The calf was transported in the back of the KWS vehicle.  Hyena's had completly severed the calf's tail.jpg



Little “Kilaguni” was a remarkable 6 month old baby in that he was immediately loving to the Keepers, despite the pain of his wounds having to be cleaned and dressed, and the usual prophylactic injections he had to endure from day one. Desperately sucking on their fingers, and desperate for milk and water, there was no hint whatsoever of aggression or fear from the start, which in an elephant of that age is most unusual and usually cause for concern – too calm for comfort, as experience has taught us over the years. His stomach was in a mess so he was put on a course of antibiotics plus the usual Blockers and on day two, he was allowed to join the other Nursery elephants out in the bush, having made friends with Tassia, his next door neighbour at night in the adjoining partition of one of the stockades. We can only assume that having been through such a terrifying ordeal without the protection of his mother or the herd, subsequent events brought comfort and enormous relief to be handled with care and kindness once more, and more importantly find himself not alone in such a strange setting. The input of the other orphans is always what imparts most comfort to any Nursery newcomer.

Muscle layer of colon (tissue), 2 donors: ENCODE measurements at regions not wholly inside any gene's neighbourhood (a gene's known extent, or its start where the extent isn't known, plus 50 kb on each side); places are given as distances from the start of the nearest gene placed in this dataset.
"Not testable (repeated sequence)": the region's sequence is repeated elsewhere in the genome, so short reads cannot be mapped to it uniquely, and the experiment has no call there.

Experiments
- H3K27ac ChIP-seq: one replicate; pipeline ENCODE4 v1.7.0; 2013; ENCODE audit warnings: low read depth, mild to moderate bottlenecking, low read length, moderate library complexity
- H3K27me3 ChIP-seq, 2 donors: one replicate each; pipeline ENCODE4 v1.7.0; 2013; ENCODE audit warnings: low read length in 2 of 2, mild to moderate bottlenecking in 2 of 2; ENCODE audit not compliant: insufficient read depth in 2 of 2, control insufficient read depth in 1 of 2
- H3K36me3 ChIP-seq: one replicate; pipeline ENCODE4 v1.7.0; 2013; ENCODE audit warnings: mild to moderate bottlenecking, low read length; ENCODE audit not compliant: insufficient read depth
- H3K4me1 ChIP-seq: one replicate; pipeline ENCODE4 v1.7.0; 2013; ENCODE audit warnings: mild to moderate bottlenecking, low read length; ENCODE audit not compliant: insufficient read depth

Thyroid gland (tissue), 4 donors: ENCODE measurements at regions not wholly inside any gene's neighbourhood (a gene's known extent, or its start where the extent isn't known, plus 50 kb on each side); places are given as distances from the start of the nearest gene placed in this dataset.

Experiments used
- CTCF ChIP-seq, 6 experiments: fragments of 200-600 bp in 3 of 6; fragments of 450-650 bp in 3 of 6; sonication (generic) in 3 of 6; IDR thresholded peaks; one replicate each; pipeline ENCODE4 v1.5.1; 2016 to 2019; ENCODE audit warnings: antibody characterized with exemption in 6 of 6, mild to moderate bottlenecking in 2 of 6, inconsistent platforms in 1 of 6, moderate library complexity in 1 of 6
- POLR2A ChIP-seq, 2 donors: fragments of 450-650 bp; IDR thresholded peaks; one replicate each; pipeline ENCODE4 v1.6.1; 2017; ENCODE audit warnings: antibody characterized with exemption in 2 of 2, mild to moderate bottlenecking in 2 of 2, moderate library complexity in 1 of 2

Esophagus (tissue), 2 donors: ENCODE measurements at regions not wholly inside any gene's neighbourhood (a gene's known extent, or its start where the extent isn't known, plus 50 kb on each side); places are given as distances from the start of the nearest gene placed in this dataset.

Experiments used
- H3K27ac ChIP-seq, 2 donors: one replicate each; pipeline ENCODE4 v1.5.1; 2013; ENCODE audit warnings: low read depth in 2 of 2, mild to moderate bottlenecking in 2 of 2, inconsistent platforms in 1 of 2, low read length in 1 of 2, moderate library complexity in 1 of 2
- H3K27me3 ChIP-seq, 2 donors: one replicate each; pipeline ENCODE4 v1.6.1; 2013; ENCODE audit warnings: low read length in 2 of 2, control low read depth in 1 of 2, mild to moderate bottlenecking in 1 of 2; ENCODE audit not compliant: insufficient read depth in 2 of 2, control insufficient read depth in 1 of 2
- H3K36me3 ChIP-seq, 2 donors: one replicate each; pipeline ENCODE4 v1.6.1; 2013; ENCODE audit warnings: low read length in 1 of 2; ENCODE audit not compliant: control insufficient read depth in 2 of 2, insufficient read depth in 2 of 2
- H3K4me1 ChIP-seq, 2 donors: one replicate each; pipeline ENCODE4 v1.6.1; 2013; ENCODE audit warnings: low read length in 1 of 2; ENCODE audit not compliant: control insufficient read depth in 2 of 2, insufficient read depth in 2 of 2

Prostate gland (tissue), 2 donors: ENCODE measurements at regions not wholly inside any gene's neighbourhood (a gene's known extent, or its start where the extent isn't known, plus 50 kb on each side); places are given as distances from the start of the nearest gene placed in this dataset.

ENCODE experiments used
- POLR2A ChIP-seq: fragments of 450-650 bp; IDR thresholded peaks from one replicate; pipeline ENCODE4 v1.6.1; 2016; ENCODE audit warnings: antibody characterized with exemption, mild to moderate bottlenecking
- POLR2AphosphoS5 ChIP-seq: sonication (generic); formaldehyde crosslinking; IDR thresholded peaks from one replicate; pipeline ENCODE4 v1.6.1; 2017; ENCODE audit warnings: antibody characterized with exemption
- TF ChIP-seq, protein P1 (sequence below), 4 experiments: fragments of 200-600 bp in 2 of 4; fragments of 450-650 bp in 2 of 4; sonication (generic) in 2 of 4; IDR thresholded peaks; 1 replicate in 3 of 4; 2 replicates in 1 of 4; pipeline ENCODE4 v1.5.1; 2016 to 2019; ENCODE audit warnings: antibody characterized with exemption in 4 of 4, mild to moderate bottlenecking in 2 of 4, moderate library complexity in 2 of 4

Preparing Kilaguni for the flight

The young calf is prepared for the flight  The KWS officers and rangers involved in rescuing Kilaguni from near the Chyulu Gate.

Abdul takes down the details about Kilaguni's rescue.

Checking on Kilaguni during the flight.  Inside the rescue plane.jpg

Flying back to Nairobi over the Chyulu Hills with Mt. Kilimanjaro behind.

Kilaguni integrates with the other orphans at the nursery  Kilaguni taking a bottle of milk once in the Nairobi Nursery.